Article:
Maybe they are going to start collecting more to help fund prime air. Either way i get it 50% off with my student discount
Ive been using Linux since i was 11 years old. Started on SuSE (not openSuSE) then worked my way up into the more advanced distros as i got older and learned more about it. My distro of choice would have to be Arch Linux, i find it to be a more "fun" distro over the rest, but thats just me. Id say after i really got into using linux as an everyday OS, i really started getting into looking up free open source alternatives for the windows applications i used to run. I have found a replacement for just about all my windows applications. Some require tweaking to get them to perform the same as the windows version, and others work way way better. I would have to say the only non-opensource applications i have installed on my computer would have to be my copy of CrossOver along with everything i installed using it (3 games and Airport Utility), and i guess you can count the VMs i have of windows and mac, although the VM Player i use is opensource . I honestly dont think i will ever find a need for windows again. Even at work, i dual-booted the machine to run windows and linux, with linux as default boot option of course.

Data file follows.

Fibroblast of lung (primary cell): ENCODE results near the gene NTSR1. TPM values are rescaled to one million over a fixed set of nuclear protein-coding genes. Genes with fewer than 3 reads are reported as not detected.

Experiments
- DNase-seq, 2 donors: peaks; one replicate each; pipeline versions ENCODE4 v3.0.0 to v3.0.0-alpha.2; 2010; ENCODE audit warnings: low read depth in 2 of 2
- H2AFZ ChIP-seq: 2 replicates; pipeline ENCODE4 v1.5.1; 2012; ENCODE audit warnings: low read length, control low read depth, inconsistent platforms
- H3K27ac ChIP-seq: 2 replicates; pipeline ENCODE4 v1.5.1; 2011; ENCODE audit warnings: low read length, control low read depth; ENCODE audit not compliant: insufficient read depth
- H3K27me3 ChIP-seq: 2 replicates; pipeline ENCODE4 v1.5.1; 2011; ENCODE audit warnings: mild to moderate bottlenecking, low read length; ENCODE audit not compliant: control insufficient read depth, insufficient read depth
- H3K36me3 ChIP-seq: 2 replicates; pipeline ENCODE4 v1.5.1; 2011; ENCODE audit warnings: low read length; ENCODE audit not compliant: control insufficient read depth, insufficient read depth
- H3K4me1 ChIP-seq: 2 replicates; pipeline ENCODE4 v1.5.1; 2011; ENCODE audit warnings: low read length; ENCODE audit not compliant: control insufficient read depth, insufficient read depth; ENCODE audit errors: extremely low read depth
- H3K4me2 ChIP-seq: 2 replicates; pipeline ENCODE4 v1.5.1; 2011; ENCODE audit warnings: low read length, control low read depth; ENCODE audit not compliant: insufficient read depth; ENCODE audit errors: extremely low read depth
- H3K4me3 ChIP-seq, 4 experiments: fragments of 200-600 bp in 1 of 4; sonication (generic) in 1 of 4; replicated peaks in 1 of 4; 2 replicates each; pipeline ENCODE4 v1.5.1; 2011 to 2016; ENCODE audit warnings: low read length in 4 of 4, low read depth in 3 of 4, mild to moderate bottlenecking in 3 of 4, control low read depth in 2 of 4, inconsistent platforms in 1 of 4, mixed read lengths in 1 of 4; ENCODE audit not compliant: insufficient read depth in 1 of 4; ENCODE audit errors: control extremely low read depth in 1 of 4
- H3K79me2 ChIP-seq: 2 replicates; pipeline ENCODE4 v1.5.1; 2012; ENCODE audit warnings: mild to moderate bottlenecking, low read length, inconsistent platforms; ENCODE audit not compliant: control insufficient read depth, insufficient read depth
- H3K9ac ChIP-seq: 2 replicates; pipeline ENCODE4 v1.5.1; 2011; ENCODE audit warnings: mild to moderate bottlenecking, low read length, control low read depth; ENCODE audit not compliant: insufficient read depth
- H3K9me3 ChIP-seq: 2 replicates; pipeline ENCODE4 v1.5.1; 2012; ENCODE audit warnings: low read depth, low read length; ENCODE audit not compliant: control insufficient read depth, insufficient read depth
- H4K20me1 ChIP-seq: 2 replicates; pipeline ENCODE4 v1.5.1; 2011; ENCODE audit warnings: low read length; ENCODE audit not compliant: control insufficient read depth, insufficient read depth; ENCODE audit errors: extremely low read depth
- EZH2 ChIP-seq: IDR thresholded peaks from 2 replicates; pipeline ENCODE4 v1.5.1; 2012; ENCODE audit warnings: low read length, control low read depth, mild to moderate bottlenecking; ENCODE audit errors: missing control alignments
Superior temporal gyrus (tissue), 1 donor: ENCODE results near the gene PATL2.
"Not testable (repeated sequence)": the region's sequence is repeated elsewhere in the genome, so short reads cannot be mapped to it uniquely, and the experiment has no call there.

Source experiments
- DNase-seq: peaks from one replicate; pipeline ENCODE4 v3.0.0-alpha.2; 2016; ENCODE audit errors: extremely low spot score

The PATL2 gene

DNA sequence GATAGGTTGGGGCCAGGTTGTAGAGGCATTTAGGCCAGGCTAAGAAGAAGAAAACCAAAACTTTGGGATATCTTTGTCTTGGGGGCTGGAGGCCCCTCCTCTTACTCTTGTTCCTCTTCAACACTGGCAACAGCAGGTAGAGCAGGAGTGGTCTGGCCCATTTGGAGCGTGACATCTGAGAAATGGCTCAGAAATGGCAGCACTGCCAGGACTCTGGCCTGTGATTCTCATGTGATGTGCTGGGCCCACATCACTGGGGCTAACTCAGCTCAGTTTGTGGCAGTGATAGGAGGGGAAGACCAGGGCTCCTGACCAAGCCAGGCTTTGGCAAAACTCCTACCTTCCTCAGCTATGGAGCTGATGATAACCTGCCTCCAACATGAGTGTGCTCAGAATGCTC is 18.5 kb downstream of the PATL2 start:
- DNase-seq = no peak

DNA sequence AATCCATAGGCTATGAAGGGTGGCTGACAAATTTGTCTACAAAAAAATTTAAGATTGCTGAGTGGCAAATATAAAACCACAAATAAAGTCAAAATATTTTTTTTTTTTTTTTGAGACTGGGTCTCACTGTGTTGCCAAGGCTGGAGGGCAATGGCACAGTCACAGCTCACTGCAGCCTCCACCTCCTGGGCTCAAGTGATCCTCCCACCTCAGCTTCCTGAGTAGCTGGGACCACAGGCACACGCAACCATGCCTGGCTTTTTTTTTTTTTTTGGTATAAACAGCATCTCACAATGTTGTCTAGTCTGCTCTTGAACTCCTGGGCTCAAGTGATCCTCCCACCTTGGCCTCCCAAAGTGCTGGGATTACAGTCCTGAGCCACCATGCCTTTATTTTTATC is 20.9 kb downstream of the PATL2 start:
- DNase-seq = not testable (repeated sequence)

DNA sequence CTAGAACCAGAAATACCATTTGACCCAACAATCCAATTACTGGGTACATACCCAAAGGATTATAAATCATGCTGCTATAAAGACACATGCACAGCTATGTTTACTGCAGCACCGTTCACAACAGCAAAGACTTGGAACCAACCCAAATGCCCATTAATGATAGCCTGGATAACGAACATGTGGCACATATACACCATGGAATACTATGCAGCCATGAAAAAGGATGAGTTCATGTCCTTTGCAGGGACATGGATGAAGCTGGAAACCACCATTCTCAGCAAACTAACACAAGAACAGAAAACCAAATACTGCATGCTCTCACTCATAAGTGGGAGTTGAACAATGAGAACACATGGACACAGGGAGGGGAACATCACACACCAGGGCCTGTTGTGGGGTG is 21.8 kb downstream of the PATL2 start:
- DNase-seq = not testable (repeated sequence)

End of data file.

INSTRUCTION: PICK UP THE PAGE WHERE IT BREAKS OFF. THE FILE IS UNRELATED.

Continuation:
I run ArchLinux on everything. My RaspberryPi, PogoPlug, My Gaming desktop, my HTPC, my Work PC, and my personal laptop all run Arch Linux, i actually recently migrated my CentOS server to Arch ( mostly so i only have to remember one package manager